U.S. Exports to Mexico Decline after the Peso Devaluation
On the export side, U.S. horticultural exports to Mexico declined 40.5 percent, from $232,564,000 in the first seven months of 1994 to $138,189,000 during the same period of 1995. This decline is not surprising given that 1994 was a record year for U.S. horticultural exports to Mexico. In 1994, NAFTA's first year of implementation, the value of U.S. horticultural exports to Mexico increased 40.3 percent relative to 1993. This dramatic export growth was in part stimulated by the over-valuation of the peso -- an artificial market condition. Nevertheless, it should be noted that total 1995 exports are still expected to be well above 1992 exports to Mexico. Mexico has stood by its commitment to trade liberalization under NAFTA and as economic growth returns and consumer buying power improves, U.S. exports to Mexico should recover. Over the longer term, the outlook for U.S. exports is especially favorable due to several factors, including: 1) the growth in the Mexican chain store sector and its demand for standardized, high quality products with continuity of supply; 2) the competitive advantages of the U.S. tree fruit industry relative to Mexico; 3) the young and rapidly growing Mexican population; 4) eventual tariff elimination under NAFTA; 5) liberalization of the North American trucking industry under NAFTA; and 6) closer commercial ties between U.S. exporters and Mexican importers and chain stores.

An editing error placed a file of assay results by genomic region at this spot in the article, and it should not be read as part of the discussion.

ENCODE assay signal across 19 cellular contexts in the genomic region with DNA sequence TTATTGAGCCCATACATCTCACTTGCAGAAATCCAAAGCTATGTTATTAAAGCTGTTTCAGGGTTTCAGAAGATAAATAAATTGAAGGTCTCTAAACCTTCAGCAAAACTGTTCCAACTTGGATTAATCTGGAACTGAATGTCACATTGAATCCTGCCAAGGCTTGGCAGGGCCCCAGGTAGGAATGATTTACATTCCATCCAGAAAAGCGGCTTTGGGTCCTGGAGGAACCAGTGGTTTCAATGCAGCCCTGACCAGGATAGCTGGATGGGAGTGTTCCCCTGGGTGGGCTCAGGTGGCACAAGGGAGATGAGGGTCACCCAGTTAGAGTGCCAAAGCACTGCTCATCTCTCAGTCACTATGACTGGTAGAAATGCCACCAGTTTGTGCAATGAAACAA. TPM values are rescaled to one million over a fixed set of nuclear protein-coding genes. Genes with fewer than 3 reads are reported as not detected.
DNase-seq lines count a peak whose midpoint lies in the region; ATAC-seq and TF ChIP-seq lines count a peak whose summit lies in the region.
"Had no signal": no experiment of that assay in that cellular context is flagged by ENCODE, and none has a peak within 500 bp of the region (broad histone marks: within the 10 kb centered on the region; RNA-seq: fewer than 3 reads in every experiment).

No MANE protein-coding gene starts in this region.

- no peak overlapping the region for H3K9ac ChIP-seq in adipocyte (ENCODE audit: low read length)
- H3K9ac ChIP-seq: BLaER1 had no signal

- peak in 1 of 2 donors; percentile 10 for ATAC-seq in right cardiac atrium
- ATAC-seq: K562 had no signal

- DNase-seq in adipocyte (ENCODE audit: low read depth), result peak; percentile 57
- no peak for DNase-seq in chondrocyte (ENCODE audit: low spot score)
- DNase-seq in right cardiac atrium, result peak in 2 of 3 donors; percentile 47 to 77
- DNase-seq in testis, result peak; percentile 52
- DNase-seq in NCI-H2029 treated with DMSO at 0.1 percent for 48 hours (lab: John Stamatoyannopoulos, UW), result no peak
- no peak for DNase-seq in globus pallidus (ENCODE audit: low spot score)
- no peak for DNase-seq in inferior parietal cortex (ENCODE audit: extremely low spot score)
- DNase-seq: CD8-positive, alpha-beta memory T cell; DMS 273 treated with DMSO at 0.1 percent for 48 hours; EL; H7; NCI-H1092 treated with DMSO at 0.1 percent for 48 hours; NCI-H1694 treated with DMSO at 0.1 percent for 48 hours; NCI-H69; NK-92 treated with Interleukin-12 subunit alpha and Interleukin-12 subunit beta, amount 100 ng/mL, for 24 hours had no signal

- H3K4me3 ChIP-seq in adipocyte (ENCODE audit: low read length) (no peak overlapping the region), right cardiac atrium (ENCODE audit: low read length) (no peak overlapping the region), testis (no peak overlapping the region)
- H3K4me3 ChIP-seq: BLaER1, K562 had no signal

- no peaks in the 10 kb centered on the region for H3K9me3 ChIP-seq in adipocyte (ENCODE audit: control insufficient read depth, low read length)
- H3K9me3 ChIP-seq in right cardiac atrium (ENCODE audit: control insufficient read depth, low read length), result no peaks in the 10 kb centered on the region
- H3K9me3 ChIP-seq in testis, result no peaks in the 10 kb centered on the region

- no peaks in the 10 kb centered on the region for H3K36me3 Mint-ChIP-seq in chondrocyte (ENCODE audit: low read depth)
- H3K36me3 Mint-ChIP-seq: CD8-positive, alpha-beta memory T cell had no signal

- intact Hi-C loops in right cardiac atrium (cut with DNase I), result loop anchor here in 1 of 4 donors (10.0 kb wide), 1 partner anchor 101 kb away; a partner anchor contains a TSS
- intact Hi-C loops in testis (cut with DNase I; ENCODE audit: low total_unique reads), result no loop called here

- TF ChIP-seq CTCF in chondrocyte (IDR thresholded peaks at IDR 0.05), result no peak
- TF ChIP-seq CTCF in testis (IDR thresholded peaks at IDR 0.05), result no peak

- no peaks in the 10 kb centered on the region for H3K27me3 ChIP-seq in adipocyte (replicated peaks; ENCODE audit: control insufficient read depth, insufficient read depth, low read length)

|Jan-July 1994||Jan-July 1995|
|Juice, Wine, Beer, etc.||95,331||115,373|
|Jan-July 1994||Jan-July 1995|
|Juice, Wine, Beer, etc.||20,701||10,060|